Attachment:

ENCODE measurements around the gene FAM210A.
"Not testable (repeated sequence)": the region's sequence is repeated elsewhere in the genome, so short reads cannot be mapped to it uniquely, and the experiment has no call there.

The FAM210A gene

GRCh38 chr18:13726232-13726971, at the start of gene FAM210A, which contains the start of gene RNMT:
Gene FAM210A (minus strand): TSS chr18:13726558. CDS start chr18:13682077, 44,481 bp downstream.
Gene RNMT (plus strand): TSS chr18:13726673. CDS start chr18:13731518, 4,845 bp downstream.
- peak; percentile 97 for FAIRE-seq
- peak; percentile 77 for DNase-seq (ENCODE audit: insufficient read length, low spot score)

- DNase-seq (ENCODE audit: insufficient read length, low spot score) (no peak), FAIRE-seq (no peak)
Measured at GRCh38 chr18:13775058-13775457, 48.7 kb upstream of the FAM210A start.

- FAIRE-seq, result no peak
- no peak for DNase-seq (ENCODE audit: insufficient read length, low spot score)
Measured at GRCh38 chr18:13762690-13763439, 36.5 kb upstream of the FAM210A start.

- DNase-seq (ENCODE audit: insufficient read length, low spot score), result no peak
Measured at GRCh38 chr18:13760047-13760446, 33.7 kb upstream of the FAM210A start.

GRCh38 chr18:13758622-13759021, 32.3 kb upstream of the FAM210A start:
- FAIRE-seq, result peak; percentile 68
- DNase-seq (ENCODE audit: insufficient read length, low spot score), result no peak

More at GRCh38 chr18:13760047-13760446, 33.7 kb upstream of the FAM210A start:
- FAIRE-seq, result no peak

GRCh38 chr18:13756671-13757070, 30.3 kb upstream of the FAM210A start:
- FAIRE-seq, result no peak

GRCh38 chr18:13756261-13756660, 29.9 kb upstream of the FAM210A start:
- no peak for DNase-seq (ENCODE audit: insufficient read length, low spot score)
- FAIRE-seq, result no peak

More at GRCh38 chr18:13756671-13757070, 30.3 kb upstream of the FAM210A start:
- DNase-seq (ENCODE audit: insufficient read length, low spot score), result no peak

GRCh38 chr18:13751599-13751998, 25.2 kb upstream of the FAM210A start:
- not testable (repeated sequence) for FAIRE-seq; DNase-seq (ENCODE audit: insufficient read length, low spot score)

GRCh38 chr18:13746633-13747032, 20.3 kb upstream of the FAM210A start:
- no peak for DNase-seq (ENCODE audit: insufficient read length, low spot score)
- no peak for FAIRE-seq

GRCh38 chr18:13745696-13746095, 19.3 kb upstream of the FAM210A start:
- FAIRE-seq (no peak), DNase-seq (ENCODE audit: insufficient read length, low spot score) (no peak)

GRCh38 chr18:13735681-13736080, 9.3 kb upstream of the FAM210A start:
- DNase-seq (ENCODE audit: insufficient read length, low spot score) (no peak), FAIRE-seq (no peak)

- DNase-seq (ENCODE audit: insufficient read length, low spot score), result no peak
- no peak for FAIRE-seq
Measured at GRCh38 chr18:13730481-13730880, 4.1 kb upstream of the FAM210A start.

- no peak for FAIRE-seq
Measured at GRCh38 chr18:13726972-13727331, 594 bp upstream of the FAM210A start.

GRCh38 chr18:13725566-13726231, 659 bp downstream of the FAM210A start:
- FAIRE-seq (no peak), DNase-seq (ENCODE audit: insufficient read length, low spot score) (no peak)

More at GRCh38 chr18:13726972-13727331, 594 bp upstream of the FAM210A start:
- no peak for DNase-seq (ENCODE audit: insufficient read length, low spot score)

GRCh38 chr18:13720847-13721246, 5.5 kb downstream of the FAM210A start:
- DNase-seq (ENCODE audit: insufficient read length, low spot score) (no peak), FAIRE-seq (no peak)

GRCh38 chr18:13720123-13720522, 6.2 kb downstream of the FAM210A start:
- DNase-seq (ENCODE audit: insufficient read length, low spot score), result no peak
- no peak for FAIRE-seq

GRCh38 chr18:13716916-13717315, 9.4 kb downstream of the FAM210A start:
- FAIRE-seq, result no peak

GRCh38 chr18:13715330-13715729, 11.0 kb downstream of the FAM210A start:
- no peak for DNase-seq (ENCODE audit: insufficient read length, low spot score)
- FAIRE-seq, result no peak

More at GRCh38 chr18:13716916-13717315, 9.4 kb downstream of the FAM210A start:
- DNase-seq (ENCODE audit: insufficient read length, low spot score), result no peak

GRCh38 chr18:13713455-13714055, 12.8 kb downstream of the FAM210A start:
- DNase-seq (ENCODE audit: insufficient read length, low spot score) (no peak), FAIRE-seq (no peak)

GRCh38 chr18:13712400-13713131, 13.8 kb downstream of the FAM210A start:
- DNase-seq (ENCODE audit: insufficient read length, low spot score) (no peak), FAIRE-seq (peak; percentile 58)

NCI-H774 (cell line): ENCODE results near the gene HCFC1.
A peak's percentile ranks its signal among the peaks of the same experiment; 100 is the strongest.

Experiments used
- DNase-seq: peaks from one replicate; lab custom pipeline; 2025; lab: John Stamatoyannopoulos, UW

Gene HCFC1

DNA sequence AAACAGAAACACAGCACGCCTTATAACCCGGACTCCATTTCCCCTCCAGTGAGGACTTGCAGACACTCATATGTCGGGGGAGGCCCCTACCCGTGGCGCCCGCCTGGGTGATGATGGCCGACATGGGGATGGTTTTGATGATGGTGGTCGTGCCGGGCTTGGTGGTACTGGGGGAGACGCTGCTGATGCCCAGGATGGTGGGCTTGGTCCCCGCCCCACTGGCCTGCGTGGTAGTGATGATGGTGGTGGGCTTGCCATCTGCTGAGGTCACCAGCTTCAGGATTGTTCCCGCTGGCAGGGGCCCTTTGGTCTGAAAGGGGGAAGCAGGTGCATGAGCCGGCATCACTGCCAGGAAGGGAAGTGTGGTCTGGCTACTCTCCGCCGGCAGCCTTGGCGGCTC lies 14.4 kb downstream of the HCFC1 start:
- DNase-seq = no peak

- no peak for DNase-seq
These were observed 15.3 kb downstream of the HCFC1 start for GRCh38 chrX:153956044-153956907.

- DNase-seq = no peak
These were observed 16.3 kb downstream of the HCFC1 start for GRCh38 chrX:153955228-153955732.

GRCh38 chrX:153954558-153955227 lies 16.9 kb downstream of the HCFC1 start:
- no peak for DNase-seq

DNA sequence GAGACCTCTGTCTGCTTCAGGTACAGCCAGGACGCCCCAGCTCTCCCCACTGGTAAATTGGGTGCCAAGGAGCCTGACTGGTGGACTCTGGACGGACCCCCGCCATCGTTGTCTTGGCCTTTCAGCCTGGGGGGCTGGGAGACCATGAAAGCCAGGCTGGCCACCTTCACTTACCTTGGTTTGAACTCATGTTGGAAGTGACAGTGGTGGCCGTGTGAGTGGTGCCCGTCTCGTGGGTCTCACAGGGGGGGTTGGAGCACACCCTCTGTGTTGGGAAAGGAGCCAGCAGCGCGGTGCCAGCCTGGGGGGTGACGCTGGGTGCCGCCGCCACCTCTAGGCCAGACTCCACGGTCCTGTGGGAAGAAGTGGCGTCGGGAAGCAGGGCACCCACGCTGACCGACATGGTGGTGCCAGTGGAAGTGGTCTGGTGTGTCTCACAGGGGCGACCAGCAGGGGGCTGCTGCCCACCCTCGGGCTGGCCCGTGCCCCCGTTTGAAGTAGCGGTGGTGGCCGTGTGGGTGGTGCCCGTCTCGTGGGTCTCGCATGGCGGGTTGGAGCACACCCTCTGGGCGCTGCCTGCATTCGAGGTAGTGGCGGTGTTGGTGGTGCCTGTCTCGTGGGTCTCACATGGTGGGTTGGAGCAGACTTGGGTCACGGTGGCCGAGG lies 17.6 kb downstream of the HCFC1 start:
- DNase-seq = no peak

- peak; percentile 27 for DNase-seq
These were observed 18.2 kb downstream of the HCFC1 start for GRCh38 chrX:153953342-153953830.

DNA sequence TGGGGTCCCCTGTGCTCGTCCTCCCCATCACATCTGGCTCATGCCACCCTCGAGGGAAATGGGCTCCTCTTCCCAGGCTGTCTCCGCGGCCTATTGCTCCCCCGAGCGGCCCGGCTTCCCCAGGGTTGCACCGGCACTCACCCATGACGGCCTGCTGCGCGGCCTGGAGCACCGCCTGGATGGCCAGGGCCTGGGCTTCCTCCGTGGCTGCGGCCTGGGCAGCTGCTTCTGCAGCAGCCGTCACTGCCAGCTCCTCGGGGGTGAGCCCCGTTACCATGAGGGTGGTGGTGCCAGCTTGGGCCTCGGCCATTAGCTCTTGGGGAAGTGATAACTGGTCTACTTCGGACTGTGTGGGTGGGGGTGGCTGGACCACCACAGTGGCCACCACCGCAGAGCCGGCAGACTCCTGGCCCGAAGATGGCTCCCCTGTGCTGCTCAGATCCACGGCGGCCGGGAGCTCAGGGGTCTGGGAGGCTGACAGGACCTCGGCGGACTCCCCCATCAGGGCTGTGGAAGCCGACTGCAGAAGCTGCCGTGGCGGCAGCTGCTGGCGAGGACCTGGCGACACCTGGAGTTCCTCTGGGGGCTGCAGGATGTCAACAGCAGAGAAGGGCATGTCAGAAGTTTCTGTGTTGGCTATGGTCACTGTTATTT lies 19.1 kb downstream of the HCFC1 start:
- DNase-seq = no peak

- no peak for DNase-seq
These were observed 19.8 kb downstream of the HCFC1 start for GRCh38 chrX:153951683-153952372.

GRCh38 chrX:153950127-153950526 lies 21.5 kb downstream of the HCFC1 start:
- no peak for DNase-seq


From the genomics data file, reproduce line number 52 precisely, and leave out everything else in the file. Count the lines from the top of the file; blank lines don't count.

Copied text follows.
- FAIRE-seq, result no peak